Collaboration in Civic Spheres

State audit says Monroe public hospital district mismanaged – it now pledges reforms, and seeks tax hike in April vote

by Matt Rosenberg April 3rd, 2013

Voters on April 23 will decide whether to increase tax levy support for Valley General Hospital in Monroe and associated clinics in Snohomish County Public Hospital District #1, north and east of Seattle. But the system has not only been undercharging its funders, as supporters emphasize; it has also been wasteful and poorly managed, as detailed in a new accountability report from Washington State Auditor Troy Kelley.

The state accountability audit issued by Kelley on Monday of this week finds that the roughly 112-bed inpatient hospital and community clinic system – which has employed about 369 and which spent almost $50 million in 2011 – has substantially mismanaged its finances, and that this has placed the system at risk of failure. The district serves the communities of Gold Bar, Index, Monroe, Snohomish, and Sultan.


Key findings are that:

  • The district’s finances lack adequate oversight to protect taxpayer investments to date, putting it at risk of “not meeting its financial obligations” or of cutting services to patrons;
  • Its balance sheet was $3.4 million in the red as of last October with available cash about half a million less;
  • The negative balance has grown almost six-fold since 2007;
  • In 2011 the district suspended its Inpatient Psychiatry and Birth Center operations, cut staffing “due to low service volumes and continued losses,” and in 2012 ended employee pension payments, with a November 2012 pension obligation of almost $1 million;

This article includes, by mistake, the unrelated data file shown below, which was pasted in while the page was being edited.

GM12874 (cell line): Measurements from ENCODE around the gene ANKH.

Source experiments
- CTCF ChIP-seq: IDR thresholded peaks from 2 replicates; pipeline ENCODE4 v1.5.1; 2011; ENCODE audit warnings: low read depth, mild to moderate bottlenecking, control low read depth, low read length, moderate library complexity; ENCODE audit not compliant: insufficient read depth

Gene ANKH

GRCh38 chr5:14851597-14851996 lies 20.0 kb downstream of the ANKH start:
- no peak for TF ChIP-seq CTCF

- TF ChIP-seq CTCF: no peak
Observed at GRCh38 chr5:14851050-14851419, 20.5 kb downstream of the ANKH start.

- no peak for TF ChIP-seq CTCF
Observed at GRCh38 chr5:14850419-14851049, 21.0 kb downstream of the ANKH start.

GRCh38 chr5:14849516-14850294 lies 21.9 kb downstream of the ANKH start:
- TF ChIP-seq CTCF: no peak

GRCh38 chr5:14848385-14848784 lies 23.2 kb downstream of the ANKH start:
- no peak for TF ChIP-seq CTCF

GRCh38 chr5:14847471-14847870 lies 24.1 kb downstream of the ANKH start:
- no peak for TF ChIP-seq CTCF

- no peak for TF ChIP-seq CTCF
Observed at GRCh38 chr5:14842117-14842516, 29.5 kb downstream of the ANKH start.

• In December 2012 it partnered with King County Hospital District #2, Evergreen Health, to provide services and expertise, while remaining independent.

  • Evergreen is to pay $1 million up front to Valley General for five years of clinic space rent but the district is seeking voter approval April 23 of an increased annual operating tax levy of $2.4 million, $1 million more in annual dollar terms than at present.

    ….Rising costs, shrinking revenues…
    The state audit says the district has failed to lower expenses as costs have risen; that filling key vacancies due to ongoing turnover has added to costs; and that the district “may not be able to continue operations at current service levels.”

    …Plus a series of fiscal snafus….
    The state audit also notes:


  • The district didn’t properly track procurement card usage, pay credit card bills on time, or document public benefits of spending and actual receipt of goods for which it was charged;
  • As well, from April 2011 to November 2012 $115,282 in accounts due were written off due to delayed billings and another $344,370 owed was lost because past due accounts weren’t adequately monitored;
  • Account adjustments valued at $55,570 weren’t documented, and financing and late charges on credit cards ran to $1,441;
  • Medical staff annual membership dues were improperly used to fund a $9,300 banquet;